Ignoring my own feelings on the subject, it would appear that many can’t agree on the specific differences between ethics and morals in the first place, which makes it harder to understand what the difference between the two class titles mean to any one individual. First, let’s take a look at Princeton’s PHI 202: “Introduction to Moral Philosophy”:
An introductory survey of ethical thought, covering such topics as the demands that morality makes, the justification of these demands, and our reasons for obeying them. Readings from both the historical and contemporary philosophical literature. (“Course Descriptions”, 2018)
From what I understand of the above description, morals are nothing more than a component of ethical thought. Next, let’s look at what Ben Eggleston says about his “Introduction to Ethics” class with University of Kansas:
This course provides an introduction to those problems of philosophy that are problems of moral philosophy, or ethics. (“Introduction to Ethics (syllabus)”, 2018)
This could mean one of two things. Either, morals and ethics are the same thing, or that there is a difference between what we call moral philosophy, which would still be the same as ethics in this case, and what we simply refer to as morals. Now let’s take a look at what University of Massachusetts Amherst has to say about the subject in regards to their “Introduction to Ethics” course:
This course is an introduction to the philosophical study of morality, including the theory of right and wrong behavior, the theory of value (goodness and badness), and the theory of virtue and vice. (Introduction to Ethics. [online], 2018)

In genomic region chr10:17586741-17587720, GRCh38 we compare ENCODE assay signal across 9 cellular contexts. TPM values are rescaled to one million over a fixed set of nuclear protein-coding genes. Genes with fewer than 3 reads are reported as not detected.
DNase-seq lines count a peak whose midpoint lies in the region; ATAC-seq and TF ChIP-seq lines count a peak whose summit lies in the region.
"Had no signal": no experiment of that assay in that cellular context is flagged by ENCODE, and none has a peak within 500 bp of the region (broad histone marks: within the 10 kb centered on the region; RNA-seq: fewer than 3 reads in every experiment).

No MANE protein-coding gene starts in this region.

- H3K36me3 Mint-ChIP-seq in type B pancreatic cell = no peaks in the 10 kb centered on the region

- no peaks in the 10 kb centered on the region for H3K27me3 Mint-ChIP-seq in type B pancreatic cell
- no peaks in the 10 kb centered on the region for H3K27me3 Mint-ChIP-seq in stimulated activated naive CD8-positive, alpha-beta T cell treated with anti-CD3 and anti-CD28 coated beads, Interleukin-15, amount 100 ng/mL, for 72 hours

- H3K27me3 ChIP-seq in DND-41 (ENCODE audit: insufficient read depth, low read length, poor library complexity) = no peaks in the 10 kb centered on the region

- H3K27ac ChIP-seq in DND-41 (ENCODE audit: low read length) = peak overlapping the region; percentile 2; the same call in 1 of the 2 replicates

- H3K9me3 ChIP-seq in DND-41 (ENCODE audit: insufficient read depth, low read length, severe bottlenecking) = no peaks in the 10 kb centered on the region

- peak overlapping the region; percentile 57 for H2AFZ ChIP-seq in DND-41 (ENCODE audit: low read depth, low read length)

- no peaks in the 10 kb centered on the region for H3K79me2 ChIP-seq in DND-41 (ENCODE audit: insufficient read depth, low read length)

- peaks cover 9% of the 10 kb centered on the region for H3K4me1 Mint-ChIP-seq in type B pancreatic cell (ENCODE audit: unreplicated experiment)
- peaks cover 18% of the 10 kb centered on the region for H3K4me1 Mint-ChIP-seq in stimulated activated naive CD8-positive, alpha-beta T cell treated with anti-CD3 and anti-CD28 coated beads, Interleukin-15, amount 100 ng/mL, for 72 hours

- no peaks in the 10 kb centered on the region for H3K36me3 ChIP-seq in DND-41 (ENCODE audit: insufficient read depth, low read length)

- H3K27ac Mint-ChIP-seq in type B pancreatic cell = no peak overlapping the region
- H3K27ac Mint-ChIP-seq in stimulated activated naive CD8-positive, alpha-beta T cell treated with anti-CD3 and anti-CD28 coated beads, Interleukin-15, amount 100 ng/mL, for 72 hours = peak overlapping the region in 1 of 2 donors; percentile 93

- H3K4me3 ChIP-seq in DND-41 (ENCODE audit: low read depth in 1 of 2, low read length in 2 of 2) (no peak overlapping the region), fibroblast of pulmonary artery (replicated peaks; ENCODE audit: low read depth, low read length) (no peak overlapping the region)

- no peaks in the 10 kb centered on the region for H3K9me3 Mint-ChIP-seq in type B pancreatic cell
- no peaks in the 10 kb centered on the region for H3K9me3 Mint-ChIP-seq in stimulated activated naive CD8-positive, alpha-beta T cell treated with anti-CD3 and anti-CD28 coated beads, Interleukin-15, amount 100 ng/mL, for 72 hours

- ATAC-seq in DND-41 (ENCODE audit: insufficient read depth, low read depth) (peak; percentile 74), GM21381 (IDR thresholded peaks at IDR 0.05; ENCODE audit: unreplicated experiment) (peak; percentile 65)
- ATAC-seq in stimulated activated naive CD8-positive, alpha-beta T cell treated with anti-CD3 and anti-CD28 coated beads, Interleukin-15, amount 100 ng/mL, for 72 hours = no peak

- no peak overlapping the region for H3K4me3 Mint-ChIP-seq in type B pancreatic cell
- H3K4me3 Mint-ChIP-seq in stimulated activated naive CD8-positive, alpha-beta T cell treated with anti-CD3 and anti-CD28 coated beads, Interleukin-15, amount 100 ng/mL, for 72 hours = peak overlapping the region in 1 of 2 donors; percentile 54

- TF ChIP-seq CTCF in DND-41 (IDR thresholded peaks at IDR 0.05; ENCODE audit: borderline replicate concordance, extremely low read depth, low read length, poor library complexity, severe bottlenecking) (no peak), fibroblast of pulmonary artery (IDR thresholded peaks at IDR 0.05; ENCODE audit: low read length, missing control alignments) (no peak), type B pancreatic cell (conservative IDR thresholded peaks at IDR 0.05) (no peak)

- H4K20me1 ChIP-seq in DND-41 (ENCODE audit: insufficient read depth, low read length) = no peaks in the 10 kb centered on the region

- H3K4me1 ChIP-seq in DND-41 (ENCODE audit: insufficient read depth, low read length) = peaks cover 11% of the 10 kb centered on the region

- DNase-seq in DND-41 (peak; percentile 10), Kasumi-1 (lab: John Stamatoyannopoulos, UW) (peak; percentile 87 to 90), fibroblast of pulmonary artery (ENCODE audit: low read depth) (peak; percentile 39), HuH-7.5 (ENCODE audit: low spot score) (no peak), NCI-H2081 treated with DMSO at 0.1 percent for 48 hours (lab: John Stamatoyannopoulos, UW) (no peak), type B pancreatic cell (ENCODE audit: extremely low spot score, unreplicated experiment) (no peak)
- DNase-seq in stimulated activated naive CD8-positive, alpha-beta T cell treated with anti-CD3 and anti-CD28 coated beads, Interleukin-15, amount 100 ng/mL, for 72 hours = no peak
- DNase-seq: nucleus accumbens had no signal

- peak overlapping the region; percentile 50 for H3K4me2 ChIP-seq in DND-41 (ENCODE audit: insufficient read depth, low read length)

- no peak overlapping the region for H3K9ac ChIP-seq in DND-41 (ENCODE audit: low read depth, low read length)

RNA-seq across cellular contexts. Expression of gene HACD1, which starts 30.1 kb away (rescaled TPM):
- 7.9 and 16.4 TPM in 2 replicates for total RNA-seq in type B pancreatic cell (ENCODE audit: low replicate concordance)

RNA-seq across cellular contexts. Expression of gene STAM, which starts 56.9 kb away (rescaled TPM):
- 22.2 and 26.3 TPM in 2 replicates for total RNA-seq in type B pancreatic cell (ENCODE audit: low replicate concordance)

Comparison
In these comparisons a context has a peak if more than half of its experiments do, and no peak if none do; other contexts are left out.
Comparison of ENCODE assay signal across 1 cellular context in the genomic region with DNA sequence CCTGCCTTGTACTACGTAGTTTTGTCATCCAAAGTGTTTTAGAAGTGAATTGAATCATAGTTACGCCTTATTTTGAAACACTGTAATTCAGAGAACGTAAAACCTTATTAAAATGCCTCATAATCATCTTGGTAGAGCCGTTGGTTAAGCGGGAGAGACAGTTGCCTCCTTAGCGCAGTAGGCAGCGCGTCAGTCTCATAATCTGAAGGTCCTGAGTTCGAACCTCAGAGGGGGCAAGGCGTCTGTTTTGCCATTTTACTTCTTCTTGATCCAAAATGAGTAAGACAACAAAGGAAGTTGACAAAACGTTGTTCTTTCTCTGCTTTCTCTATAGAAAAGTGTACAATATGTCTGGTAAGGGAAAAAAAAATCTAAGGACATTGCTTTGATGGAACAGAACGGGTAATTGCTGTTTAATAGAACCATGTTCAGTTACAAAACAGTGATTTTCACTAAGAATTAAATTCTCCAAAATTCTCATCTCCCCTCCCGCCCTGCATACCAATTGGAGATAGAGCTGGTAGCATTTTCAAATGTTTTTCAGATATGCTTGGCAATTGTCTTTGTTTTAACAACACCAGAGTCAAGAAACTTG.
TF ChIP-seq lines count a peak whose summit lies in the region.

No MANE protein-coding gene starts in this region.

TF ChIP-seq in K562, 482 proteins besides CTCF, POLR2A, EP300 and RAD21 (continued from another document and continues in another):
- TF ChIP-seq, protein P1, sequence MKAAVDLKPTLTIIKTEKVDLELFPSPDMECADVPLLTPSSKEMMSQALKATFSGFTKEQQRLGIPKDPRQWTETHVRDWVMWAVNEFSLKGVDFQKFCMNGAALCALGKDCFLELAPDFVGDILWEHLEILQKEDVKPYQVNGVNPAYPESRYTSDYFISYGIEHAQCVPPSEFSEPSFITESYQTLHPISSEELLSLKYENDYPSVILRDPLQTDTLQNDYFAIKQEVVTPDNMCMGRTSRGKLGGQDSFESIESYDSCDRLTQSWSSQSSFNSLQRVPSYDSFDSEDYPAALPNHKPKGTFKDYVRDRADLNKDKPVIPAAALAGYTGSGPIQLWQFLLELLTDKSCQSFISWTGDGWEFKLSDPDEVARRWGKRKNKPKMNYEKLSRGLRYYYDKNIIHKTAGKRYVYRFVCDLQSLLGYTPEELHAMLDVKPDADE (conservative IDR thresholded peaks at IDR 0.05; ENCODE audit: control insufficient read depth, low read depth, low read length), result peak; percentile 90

Here we see that ethics is explicitly, “the philosophical study of morality” (Introduction to Ethics. [online], 2018). So does this mean that ethics is nothing more than the study of morality? That it isn’t actually something similar, yet somewhat different, from morals, but that it’s just the study of morals? It would seem that all three educational institutions see that ethics and morals very related, perhaps without even an explicit difference. In spite of this, it is still easy to see how a potential student would expect something different from each class title, even if they read the descriptions as well, given how ambiguous they are.
With two courses, “Intro To Ethics” and “Intro To Morals”, I would certainly find the latter more likely to appeal to me. I believe a morals class would have more interesting discussion, by far, than an ethics class. We can use reasoned arguments and point out fallacies to help stimulate each others ability to think and understand the world around us. The classes would likely have a difference in their primary focus. The focus of ethics being a set of rules on how we ought to act, and that of morals having a stronger focus on how we feel about how we act. This is, of course, only my own interpretation of what these classes would be like. Others would likely come to different conclusions about the contents of each class, especially if we take into consideration that most people either don’t understand, or don’t agree with, the differences and definitions of ethics and morals; indeed, they are very similar subjects. Even educational institutions can’t seem to point out a specific difference.
Benegg.net. (2018). Introduction to Ethics (syllabus). [online] Available at: http://www.benegg.net/courses/ethics9/syllabus.html [Accessed 29 Jan. 2018].
People.umass.edu. (2018). Introduction to Ethics. [online] Available at: http://people.umass.edu/~klement/160/index.html [Accessed 29 Jan. 2018].
Philosophy.princeton.edu. (2018). Course Descriptions | Department of Philosophy. [online] Available at: https://philosophy.princeton.edu/undergraduate/course-descriptions [Accessed 29 Jan. 2018].